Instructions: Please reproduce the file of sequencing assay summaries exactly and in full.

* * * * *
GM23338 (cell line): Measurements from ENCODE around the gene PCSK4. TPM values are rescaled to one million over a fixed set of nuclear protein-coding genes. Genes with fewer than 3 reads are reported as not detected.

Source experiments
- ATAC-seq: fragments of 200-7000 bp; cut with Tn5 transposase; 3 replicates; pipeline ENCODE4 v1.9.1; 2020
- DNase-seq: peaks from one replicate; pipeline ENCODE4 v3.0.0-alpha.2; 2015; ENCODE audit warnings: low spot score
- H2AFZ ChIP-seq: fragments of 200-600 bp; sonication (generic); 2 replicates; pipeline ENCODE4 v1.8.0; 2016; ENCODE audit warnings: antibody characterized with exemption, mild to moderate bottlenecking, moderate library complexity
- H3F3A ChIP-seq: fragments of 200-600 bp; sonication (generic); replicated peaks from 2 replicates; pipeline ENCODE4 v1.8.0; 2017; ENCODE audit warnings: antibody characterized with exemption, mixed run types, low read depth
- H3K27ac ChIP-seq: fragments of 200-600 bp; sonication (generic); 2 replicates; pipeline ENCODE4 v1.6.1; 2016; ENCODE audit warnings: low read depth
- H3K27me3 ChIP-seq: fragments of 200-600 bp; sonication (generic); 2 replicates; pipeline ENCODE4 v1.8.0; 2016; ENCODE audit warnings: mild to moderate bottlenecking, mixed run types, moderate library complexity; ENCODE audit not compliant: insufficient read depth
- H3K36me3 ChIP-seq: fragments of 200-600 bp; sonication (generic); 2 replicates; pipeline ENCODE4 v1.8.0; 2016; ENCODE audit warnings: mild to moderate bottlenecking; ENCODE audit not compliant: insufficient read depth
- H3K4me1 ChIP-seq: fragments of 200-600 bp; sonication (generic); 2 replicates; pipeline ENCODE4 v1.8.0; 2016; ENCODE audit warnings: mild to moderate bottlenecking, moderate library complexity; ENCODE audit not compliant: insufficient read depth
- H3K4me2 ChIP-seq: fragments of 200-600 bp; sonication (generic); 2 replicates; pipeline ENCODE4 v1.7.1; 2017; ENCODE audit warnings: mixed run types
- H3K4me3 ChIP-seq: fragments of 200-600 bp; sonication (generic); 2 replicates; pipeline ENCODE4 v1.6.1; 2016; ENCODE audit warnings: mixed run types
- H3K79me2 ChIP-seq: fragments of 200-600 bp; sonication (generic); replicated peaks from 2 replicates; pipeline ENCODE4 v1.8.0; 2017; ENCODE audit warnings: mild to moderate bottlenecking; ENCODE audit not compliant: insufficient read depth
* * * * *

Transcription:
GM23338 (cell line): Measurements from ENCODE around the gene PCSK4. TPM values are rescaled to one million over a fixed set of nuclear protein-coding genes. Genes with fewer than 3 reads are reported as not detected.

Source experiments
- ATAC-seq: fragments of 200-7000 bp; cut with Tn5 transposase; 3 replicates; pipeline ENCODE4 v1.9.1; 2020
- DNase-seq: peaks from one replicate; pipeline ENCODE4 v3.0.0-alpha.2; 2015; ENCODE audit warnings: low spot score
- H2AFZ ChIP-seq: fragments of 200-600 bp; sonication (generic); 2 replicates; pipeline ENCODE4 v1.8.0; 2016; ENCODE audit warnings: antibody characterized with exemption, mild to moderate bottlenecking, moderate library complexity
- H3F3A ChIP-seq: fragments of 200-600 bp; sonication (generic); replicated peaks from 2 replicates; pipeline ENCODE4 v1.8.0; 2017; ENCODE audit warnings: antibody characterized with exemption, mixed run types, low read depth
- H3K27ac ChIP-seq: fragments of 200-600 bp; sonication (generic); 2 replicates; pipeline ENCODE4 v1.6.1; 2016; ENCODE audit warnings: low read depth
- H3K27me3 ChIP-seq: fragments of 200-600 bp; sonication (generic); 2 replicates; pipeline ENCODE4 v1.8.0; 2016; ENCODE audit warnings: mild to moderate bottlenecking, mixed run types, moderate library complexity; ENCODE audit not compliant: insufficient read depth
- H3K36me3 ChIP-seq: fragments of 200-600 bp; sonication (generic); 2 replicates; pipeline ENCODE4 v1.8.0; 2016; ENCODE audit warnings: mild to moderate bottlenecking; ENCODE audit not compliant: insufficient read depth
- H3K4me1 ChIP-seq: fragments of 200-600 bp; sonication (generic); 2 replicates; pipeline ENCODE4 v1.8.0; 2016; ENCODE audit warnings: mild to moderate bottlenecking, moderate library complexity; ENCODE audit not compliant: insufficient read depth
- H3K4me2 ChIP-seq: fragments of 200-600 bp; sonication (generic); 2 replicates; pipeline ENCODE4 v1.7.1; 2017; ENCODE audit warnings: mixed run types
- H3K4me3 ChIP-seq: fragments of 200-600 bp; sonication (generic); 2 replicates; pipeline ENCODE4 v1.6.1; 2016; ENCODE audit warnings: mixed run types
- H3K79me2 ChIP-seq: fragments of 200-600 bp; sonication (generic); replicated peaks from 2 replicates; pipeline ENCODE4 v1.8.0; 2017; ENCODE audit warnings: mild to moderate bottlenecking; ENCODE audit not compliant: insufficient read depth